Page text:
Dips and Nibbles

The Spread

The Spread

A good friend came to town this past weekend, visiting from Seattle.  The plan for Saturday night was to make a huge spread and enjoy!  We made fresh goat cheese, pureed beets, warm Brussels sprout salad and bagna cauda (anchovies, cream, garlic oh my).  I won’t overwhelm you with all the recipes right now so we’ll start with the beets.

I got the recipe out of my current favorite cookbook Jerusalem.  The photos are gorgeous and every time I flip through I pause at the picture of the bright purple-red beet puree.  Luckily my friend is also a fan of the earthy beet flavor so we decided to try the recipe.

Give just over two pounds of beets a good scrub and roast them whole at 400 degrees for about an hour.  You know they are done when a knife slides through easily and the skin begins to separate from the flesh.  Give them plenty of time to cool and peel away.  Put on gloves if you don’t want pink fingers!  I was able to just rub most of the skin off but a paring knife might be necessary in some spots.

Ready to Roast

Ready to Roast

After peeled- cut into 1/2 inch cubes and put in a food processor or high-powered blender with 2 cloves crushed garlic, one red chili (I had to use a serrano-which worked fine!) and one heaping cup of plain Greek yogurt.  Blend until smooth.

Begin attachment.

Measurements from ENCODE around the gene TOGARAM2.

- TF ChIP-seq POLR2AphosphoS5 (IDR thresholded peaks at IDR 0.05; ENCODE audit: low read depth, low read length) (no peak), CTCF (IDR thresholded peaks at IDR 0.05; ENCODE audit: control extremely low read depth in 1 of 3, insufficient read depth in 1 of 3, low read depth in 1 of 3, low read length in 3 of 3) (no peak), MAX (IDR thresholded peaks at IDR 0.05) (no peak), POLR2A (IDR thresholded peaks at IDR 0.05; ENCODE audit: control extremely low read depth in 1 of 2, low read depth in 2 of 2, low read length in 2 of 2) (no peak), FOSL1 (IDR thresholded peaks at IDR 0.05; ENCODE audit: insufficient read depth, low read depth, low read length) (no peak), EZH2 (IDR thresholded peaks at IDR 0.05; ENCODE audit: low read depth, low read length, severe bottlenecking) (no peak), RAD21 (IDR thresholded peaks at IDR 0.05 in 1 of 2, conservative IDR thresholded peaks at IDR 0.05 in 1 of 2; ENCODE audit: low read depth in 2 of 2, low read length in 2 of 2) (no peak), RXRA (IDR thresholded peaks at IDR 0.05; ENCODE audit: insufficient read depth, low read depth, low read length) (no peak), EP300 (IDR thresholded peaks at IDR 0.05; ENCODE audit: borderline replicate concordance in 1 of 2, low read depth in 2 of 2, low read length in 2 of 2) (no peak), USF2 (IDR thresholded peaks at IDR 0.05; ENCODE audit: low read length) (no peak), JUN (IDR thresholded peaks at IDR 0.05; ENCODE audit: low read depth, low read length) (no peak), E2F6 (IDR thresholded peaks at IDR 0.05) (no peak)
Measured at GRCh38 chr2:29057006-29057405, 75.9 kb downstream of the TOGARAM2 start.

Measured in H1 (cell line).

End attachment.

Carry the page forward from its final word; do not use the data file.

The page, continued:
Time to add extra flavor.  Put the puree into a  mixing bowl and stir in 1 1/2 tbsp date syrup (I used a combination of maple and agave since I didn’t have date syrup on hand), 3 tbsp olive oil and 1 tbsp za’atar*.  Salt to taste.

Put in your serving bowl and top with 2 thinly sliced green onions, 2 tbsp chopped and toasted hazelnuts and 2 oz crumbled goat cheese.  Serve at room temperature with bread for dipping but you might just find yourself eating it by the spoonful!

Ready to Serve

Ready to Serve

 

I wish the picture wasn’t so dark, the color really was phenomenal.

 

*Za’atar is a Middle Eastern spice blend that usually includes a combination of dried herbs (oregano, thyme, marjoram), toasted sesame seeds, sumac and a bit of salt.

 

Are you a fan of beets or do they taste too much like dirt?  What do you like to do with your beets?

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